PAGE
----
Research Papers:

A subgroup of pleural mesothelioma expresses ALK protein and may be targetable by combined rapamycin and crizotinib therapy

Dina Mönch, Sabine Bode-Erdmann, Jörg Kalla, Jörn Sträter, Carsten Schwänen, Roger Falkenstern-Ge, Siegfried Klumpp, Godehard Friedel, German Ott and Claudia Kalla _

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Oncotarget. 2018; 9:20781-20794. https://doi.org/10.18632/oncotarget.25111

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Dina Mönch1,2,3, Sabine Bode-Erdmann1,2, Jörg Kalla4, Jörn Sträter5, Carsten Schwänen6, Roger Falkenstern-Ge7, Siegfried Klumpp8, Godehard Friedel7, German Ott1,2 and Claudia Kalla1,2,3

1Dr. Margarete Fischer-Bosch Institute of Clinical Pharmacology, 70376 Stuttgart, Germany

2Department of Clinical Pathology, Robert-Bosch-Krankenhaus, 70376 Stuttgart, Germany

3University of Tübingen, 72074 Tübingen, Germany

4Institute of Pathology, Schwarzwald-Baar-Klinikum, 78052 Villingen-Schwenningen, Germany

5Institute of Pathology, 73730 Esslingen, Germany

6Clinic of Internal Medicine, Oncology/Hematology, Gastroenterology and Infectiology, Klinikum Esslingen, 73730 Esslingen, Germany

7Center for Pulmonology and Thoracic Surgery, Klinik Schillerhöhe, 70839 Stuttgart-Gerlingen, Germany

8Hospital Pharmacy, Robert-Bosch-Krankenhaus, 70376 Stuttgart, Germany

Correspondence to:

Claudia Kalla, email: [email protected]

Keywords: pleural mesothelioma; ALK; crizotinib; rapamycin; combination therapy

Received: November 26, 2017    Accepted: March 12, 2018    Published: April 17, 2018


Malignant pleural mesothelioma (MPM) is a neoplasm with inferior prognosis and notorious chemotherapeutic resistance. Targeting aberrantly overexpressed kinases to cure MPM is a promising therapeutic strategy. Here, we examined ALK, MET and mTOR as potential therapeutic targets and determined the combinatorial efficacy of ALK and mTOR targeting on tumor cell growth in vivo.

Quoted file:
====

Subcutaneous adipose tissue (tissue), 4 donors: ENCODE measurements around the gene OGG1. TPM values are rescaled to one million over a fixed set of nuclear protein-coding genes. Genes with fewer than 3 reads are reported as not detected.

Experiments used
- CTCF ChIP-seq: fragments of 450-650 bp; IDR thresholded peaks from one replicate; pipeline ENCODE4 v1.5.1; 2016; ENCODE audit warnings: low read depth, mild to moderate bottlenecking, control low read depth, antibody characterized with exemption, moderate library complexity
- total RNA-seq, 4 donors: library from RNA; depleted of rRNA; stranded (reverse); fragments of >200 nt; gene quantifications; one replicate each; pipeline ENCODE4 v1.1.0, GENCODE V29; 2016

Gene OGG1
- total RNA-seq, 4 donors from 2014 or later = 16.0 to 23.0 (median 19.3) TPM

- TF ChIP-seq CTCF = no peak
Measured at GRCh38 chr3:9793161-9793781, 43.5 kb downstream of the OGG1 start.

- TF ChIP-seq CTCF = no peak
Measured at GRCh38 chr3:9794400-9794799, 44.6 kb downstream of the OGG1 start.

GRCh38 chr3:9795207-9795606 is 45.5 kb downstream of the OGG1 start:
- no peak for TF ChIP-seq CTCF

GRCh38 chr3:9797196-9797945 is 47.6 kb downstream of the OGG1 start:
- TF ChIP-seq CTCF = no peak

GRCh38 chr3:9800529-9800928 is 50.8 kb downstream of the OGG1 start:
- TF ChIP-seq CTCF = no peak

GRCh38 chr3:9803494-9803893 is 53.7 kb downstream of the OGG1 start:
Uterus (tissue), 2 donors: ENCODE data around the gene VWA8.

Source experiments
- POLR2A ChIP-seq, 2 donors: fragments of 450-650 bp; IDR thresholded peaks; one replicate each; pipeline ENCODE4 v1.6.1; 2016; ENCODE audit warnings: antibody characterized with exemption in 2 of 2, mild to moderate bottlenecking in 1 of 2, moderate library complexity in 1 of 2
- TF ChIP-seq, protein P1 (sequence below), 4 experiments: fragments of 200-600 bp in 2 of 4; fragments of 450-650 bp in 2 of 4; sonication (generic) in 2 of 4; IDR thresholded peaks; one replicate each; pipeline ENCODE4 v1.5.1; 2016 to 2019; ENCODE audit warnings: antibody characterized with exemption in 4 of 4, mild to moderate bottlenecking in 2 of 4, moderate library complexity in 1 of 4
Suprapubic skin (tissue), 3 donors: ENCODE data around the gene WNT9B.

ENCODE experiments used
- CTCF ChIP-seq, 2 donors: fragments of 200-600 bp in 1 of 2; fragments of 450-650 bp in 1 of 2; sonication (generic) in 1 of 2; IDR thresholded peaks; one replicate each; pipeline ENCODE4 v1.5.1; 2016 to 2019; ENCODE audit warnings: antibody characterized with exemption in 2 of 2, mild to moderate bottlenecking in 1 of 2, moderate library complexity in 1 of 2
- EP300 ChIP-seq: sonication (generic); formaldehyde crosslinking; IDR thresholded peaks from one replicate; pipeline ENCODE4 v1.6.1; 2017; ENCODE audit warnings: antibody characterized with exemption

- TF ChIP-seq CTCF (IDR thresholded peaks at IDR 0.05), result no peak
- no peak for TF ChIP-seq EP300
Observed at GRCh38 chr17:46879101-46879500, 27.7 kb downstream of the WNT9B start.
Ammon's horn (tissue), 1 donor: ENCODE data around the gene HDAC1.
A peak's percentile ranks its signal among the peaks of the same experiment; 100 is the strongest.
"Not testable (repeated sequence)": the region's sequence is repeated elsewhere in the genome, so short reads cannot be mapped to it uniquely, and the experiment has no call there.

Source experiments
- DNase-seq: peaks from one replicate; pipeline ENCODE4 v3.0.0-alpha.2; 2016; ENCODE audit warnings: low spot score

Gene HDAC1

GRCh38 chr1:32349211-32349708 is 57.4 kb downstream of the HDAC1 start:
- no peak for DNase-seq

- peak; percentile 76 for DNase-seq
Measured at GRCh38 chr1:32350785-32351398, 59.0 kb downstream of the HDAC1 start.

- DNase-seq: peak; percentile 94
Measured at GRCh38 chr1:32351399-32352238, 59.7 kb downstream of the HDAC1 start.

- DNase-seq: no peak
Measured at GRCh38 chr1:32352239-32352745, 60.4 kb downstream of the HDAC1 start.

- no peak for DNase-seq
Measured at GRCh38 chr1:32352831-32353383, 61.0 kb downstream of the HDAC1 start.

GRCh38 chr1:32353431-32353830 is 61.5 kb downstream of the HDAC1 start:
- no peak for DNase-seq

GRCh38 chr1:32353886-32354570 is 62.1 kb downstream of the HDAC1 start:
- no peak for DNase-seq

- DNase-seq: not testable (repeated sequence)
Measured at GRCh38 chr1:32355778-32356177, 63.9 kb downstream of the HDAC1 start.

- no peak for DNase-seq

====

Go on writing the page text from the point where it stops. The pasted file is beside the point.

First, ALK overexpression, rearrangement and mutation were studied in primary MPM by qRT-PCR, FISH, immunohistochemistry and sequence analysis; mTOR and MET expression by qRT-PCR and immunohistochemistry. Overexpression of full-length ALK transcripts was observed in 25 (19.5%) of 128 primary MPM, of which ten expressed ALK protein. ALK overexpression was not associated with gene rearrangement, amplification or kinase-domain mutation. mTOR protein was detected in 28.7% MPM, co-expressed with ALK or MET in 5% and 15% MPM, respectively. The ALK/MET inhibitor crizotinib enhanced the anti-tumor effect of the mTOR-inhibitor rapamycin in a patient-derived MPM xenograft with co-activated ALK/mTOR: combined therapy achieved tumor shrinkage in 4/5 tumors and growth stagnation in one tumor. Treatment effects on proliferation, apoptosis, autophagy and pathway signaling were assessed using Ki-67 immunohistochemistry, TUNEL assay, LC3B immunofluorescence, and immunoblotting. Co-treatment significantly suppressed cell proliferation and induced autophagy and caspase-independent, necrotic cell death. Rapamycin/crizotinib simultaneously inhibited mTORC1 (evidenced by S6 kinase and RPS6 dephosphorylation) and ALK signaling (ALK, AKT, STAT3 dephosphorylation), and crizotinib suppressed the adverse AKT activation induced by rapamycin.

In conclusion, co-treatment with rapamycin and crizotinib is effective in suppressing MPM tumor growth and should be further explored as a therapeutic alternative in mesothelioma.

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